updated 11:05 pm EDT, Tue November 1, 2011
Both relate to earlier iPhone models
Two patents granted to Apple yesterday by the US Patent and Trademark Office deal with some of the technologies behind multi-touch as used in iOS devices, and go all the way back to the introduction of the original iPhone. The company won a patent relating to front-end signal compression for touchscreens, as well as one detailing an improved method of crystallizing an indium tin oxide layer on top of transparent conductive material more safely.
The front-end signal compression patent is noted as number 8,049,732, and covers the concept of a transparent touch screen layered on top of a display, able to relay touch events to the host device and thus have the host device act based on the information given it by the touchscreen such as where a touch is located compared to what is on the screen in the area touched. Apple's patent calls for around 15 possible touch events to be tracked simultaneously. Apple engineers Steve Hotelling and Brian Land are listed as the co-inventors.
The second patent relates more to the manufacture of touch panels rather than to what they do. It describes a method that allows indium tin oxide, which is a transparent conductive material, to be heated to a high enough temperature to crystallize, but controls the temperature to protect the substrate the ITO will crystallize onto. The old method would subject the touch panel substrate to be exposed to temperatures over 660 degrees.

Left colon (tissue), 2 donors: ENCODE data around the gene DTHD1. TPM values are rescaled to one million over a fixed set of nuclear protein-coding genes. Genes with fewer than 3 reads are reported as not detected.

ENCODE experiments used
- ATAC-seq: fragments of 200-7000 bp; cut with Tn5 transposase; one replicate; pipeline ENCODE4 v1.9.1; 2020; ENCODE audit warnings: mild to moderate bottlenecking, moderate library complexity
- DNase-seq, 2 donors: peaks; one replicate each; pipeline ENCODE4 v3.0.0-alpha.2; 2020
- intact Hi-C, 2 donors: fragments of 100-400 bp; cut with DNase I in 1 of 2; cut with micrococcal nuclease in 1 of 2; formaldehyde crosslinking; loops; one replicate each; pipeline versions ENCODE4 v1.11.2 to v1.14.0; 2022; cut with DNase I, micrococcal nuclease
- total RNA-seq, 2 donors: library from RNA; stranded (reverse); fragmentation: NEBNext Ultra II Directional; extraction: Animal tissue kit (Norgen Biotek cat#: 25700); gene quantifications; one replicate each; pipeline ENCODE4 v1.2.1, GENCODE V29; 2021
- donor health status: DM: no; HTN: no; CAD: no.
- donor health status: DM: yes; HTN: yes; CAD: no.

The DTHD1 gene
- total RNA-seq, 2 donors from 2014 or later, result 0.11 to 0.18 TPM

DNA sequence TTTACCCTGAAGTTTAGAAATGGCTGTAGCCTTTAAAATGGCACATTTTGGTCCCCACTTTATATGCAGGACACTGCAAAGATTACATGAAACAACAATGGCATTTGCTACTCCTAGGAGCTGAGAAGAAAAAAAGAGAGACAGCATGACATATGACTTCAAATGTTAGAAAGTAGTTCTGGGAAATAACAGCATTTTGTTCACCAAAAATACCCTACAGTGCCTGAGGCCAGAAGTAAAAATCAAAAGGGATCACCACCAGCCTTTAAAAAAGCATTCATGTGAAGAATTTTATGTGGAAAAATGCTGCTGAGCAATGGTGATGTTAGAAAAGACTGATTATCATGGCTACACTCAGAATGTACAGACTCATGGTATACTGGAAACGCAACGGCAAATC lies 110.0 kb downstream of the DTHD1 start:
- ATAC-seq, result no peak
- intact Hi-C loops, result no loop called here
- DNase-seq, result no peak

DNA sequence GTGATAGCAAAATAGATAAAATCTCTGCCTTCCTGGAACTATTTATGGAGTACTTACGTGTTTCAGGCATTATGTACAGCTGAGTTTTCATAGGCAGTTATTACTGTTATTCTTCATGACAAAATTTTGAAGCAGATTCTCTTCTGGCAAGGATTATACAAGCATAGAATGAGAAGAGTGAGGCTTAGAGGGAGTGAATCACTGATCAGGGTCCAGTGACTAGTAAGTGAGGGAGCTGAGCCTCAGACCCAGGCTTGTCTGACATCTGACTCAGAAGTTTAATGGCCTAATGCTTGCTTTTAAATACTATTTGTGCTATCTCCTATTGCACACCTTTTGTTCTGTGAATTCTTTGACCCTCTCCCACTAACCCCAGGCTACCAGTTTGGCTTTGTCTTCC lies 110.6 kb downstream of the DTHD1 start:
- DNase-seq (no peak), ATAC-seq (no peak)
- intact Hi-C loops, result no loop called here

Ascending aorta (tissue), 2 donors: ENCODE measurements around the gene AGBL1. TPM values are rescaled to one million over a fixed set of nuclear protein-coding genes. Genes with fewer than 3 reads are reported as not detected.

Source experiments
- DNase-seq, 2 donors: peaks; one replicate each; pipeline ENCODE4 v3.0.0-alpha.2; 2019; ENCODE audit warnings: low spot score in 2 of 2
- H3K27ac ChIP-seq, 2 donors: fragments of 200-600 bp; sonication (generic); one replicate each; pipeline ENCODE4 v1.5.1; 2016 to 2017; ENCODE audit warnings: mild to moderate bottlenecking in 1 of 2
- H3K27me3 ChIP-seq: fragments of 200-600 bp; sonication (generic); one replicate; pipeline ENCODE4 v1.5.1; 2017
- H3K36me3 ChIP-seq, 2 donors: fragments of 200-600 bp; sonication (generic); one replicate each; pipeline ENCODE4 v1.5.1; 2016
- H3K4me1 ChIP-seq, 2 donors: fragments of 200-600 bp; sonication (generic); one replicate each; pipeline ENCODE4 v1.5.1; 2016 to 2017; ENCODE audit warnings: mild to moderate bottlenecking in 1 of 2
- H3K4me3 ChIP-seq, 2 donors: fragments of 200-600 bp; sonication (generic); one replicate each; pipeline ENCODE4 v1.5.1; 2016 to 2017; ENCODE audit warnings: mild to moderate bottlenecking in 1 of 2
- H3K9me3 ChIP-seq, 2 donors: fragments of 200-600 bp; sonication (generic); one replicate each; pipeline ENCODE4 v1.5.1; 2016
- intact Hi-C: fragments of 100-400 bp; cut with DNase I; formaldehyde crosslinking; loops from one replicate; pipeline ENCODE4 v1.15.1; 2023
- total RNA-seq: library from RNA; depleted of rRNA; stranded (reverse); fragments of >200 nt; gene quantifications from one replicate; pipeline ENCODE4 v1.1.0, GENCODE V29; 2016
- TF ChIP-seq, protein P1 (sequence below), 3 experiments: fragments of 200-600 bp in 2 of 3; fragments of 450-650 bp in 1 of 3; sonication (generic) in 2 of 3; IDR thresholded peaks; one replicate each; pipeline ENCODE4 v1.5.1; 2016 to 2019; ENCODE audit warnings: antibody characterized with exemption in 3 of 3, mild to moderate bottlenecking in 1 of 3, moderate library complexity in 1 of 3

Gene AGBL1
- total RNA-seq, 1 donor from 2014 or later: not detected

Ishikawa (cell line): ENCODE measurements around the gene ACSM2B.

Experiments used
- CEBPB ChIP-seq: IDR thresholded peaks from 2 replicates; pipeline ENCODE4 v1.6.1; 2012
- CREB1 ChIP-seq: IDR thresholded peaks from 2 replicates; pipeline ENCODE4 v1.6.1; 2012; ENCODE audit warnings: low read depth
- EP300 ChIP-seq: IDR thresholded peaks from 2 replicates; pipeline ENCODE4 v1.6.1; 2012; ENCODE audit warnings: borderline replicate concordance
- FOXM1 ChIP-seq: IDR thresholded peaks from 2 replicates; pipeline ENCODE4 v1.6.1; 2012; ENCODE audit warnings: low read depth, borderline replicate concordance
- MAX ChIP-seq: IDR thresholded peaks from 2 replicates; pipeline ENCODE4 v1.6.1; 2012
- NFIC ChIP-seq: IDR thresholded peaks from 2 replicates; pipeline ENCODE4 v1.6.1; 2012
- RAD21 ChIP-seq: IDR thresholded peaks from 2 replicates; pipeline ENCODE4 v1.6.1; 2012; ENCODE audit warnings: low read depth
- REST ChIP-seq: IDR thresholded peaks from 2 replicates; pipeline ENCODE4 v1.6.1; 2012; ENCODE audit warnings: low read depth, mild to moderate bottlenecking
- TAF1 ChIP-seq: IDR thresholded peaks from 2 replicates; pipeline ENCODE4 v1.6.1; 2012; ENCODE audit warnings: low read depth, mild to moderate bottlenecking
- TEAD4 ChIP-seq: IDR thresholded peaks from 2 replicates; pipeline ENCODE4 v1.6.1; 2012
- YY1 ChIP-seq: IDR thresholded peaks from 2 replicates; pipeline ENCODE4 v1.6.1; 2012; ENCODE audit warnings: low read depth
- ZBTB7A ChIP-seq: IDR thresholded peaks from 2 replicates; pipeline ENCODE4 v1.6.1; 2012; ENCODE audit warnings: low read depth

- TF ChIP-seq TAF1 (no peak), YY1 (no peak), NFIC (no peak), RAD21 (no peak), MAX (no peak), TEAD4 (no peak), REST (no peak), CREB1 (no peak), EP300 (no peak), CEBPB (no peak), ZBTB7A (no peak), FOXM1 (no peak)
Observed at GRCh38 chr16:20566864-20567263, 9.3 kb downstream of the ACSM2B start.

Apple's idea is to find a way to heat the substrate to the temperature required for the ITO to crystallize in such a way that the amorphous ITO material absorbs much of the energy during crytallizing, preventing the substrate from being exposed to high temperatures. The proposal includes the idea that various forms of radiation, from electro-magnetic to laser light to microwave radiation or physical vapor deposition (PVD) could be used to get the ITO hot without increasing the temperature of the substrate.
The patent Apple was awarded is number 8,049,862 and lists engineers Lili Huang and John Zhong as the inventors. The application was filed in mid-2008. Both patent awards may strengthen Apple's hand as it continues to defend itself from patent disputes centered around mobile device technologies.